Late one night in a nearly deserted Chinese restaurant in Greenwich, Conn., so much food was ordered in such a short period that the chef thought a large party of diners had arrived.
As the story goes, when the chef came out of the kitchen to have a look, he found only two huge men, each weighing well in excess of 250 pounds. It was just John Peter Galanis, having another one of his monster meals with his good pal, Jay Botchman.
But then, everything about Galanis--from his appetite to his life style to the white-collar crimes for which he was recently indicted--is of mammoth proportions. If convicted of the current charges against him, which he has denied, Galanis will rank as one of the biggest white-collar crooks in American history.
Already, he is sometimes compared to Robert Vesco, the fugitive financier accused of stealing nearly $400 million from an overseas mutual fund in the early 1970s. Galanis "is just a fantastic scam man," marveled one investigator from the Securities and Exchange Commission.
Prosecutors and former Galanis associates estimate that Galanis-controlled tax-shelter projects in the past five years have caused losses to investors and the government totaling between $500 million and $650 million. Additional criminal cases involving other people are expected to result from the current investigation into Galanis' activities.
Unwitting investors in Galanis-controlled investment schemes include well-known celebrities and sports figures. Among them are actors Dan Akroyd and Eddie Murphy as well as former Los Angeles Rams quarterback Dieter Brock, California Angels pitcher Mike Witt and Los Angeles Raiders defensive lineman Bill Pickel.
Galanis is now in jail on Rikers Island in New York, where he has been indicted on both federal and state charges of securities fraud. Arrested in mid-May at his oceanfront home in the San Diego County community of Del Mar, he is being held on bail totaling $13 million, an amount that judges usually reserve for big-time drug dealers in an effort to keep them from fleeing prosecution. Galanis has pleaded innocent to all charges.
The 44-year-old Galanis has few defenders left. Erstwhile friends either refuse to discuss him publicly or do not acknowledge that they knew him well. Botchman, for example, declined to discuss Galanis even though they were close business associates.
Galanis' life is the tale of a brilliant, but trouble-prone, promoter who has survived through a blend of charm, guile and money that has dazzled--and in some cases blinded--those who have worked for and with him.
In the past 18 years, Galanis has been a stock manipulator, cable television promoter and tax-shelter salesman. Before his arrest in May, he was free on bond on charges of misusing loans from Chase Manhattan Bank that were intended for cable television franchise acquisitions.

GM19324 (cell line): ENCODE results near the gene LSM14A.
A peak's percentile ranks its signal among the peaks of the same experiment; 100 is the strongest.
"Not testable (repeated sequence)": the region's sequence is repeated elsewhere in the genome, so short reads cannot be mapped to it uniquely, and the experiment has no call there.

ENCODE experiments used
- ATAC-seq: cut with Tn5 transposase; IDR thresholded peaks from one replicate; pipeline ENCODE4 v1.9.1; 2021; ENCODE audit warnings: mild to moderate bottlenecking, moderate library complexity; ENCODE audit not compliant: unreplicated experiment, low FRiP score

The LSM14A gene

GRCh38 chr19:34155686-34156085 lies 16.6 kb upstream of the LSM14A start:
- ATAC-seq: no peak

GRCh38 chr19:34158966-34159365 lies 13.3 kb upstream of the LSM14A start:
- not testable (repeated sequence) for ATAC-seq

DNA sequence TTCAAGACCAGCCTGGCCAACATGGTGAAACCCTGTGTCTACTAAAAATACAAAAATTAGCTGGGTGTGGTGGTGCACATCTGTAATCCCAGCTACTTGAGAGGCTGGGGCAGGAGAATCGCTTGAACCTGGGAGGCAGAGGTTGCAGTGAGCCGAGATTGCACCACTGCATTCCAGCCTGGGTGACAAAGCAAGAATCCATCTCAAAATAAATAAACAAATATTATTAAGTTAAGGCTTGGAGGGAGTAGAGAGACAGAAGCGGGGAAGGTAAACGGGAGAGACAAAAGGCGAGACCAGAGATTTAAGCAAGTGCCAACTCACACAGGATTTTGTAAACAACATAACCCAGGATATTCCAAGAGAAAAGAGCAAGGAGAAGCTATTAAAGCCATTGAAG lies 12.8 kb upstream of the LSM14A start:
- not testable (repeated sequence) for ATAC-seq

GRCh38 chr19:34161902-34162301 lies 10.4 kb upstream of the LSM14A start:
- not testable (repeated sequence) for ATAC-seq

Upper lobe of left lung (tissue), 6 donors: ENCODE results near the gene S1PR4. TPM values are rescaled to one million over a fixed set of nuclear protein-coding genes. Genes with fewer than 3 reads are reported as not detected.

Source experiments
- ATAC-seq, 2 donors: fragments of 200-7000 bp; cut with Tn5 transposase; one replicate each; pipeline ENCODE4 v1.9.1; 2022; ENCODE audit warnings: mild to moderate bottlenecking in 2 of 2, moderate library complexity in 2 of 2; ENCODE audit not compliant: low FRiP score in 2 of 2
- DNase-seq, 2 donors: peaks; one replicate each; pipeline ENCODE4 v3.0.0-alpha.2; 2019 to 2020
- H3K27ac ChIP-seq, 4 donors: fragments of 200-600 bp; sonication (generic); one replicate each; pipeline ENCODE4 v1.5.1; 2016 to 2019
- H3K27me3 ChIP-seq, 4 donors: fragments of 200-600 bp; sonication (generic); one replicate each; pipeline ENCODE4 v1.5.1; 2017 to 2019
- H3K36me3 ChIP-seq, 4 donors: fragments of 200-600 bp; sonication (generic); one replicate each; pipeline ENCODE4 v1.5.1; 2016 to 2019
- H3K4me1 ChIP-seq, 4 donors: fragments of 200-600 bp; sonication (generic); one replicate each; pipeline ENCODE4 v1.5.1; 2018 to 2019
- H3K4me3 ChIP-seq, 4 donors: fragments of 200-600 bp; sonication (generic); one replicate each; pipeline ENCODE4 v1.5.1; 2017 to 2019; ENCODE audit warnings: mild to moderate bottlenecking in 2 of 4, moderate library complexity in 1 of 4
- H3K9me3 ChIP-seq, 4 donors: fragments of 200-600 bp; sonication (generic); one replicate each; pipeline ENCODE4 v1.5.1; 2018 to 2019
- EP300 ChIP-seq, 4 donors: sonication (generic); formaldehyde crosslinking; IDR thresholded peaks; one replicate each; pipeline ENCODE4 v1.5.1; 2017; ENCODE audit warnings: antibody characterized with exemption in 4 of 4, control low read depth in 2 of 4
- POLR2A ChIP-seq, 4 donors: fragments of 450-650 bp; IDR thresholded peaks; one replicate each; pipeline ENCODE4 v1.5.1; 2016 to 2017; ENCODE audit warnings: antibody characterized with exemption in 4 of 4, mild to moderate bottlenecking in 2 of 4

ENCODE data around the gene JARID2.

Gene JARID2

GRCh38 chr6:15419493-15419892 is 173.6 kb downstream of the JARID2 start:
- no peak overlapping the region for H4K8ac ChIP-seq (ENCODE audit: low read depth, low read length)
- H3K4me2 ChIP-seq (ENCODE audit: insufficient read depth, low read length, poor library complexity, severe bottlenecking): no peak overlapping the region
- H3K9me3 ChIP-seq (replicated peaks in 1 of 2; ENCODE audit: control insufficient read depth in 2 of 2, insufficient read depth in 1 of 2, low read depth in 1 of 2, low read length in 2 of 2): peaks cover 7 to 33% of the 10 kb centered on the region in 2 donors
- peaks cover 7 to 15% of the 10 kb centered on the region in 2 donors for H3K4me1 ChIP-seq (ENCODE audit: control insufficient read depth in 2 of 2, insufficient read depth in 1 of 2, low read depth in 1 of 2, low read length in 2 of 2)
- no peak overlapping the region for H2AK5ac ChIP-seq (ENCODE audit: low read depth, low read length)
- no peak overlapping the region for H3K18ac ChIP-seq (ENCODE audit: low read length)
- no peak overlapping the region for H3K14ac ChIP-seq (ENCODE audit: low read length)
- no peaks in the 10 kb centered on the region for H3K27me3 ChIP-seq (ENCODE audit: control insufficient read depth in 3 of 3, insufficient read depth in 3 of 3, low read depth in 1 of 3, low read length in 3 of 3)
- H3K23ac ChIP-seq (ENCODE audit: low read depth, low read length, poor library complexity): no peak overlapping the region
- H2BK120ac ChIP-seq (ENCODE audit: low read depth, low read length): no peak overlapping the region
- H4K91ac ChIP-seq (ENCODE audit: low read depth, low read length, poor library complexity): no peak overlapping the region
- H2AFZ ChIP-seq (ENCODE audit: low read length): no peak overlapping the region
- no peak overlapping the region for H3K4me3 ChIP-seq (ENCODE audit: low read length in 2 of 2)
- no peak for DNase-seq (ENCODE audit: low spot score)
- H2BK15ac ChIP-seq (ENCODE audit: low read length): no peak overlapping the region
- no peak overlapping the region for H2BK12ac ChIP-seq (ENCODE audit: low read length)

Until recently, Galanis was working quietly in cramped offices in Del Mar, just north of San Diego. The office was vacated shortly after his arrest.
Galanis has been indicted six times, served six months in prison, been barred twice by the SEC from selling securities and has narrowly avoided extradition to Canada, where he was wanted on criminal fraud charges.
He spent nearly five years, from 1971 to 1976, as a key government witness in a wide-ranging securities fraud investigation in New York that led to numerous indictments and convictions. At the time, prosecutors praised his actions and suggested that his life of crime was over.
In 1973, Galanis admitted in court that he had misappropriated investment funds he managed and had illegally manipulated and boosted the stock prices of obscure, money-losing companies in 1969 and 1970.
He cornered the available shares of stock and dumped the shares once they reached a certain price, court documents show. Unsuspecting investors lost "many millions" of dollars in this manner after the stock prices fell sharply, the SEC charged.
One investment fund manager accepted payoffs of $600,000 from Galanis and partner Akiyoshi Yamada, a 1972 SEC complaint shows, while another fund manager received $40,000 in cash and a $20,000 sports car. The fund managers received the payments for trading stock in companies in which Galanis and Yamada had an interest.
Operating like a hidden puppeteer, Galanis in recent years has controlled dozens of related companies through a loyal battalion of front men. But his tax-shelter programs in petroleum and real estate during the past five years have faltered badly, leading to criminal charges and widely held bad feelings among investors.
"His deals sounded too good to be true," said one former business associate and Galanis family friend. "And they were."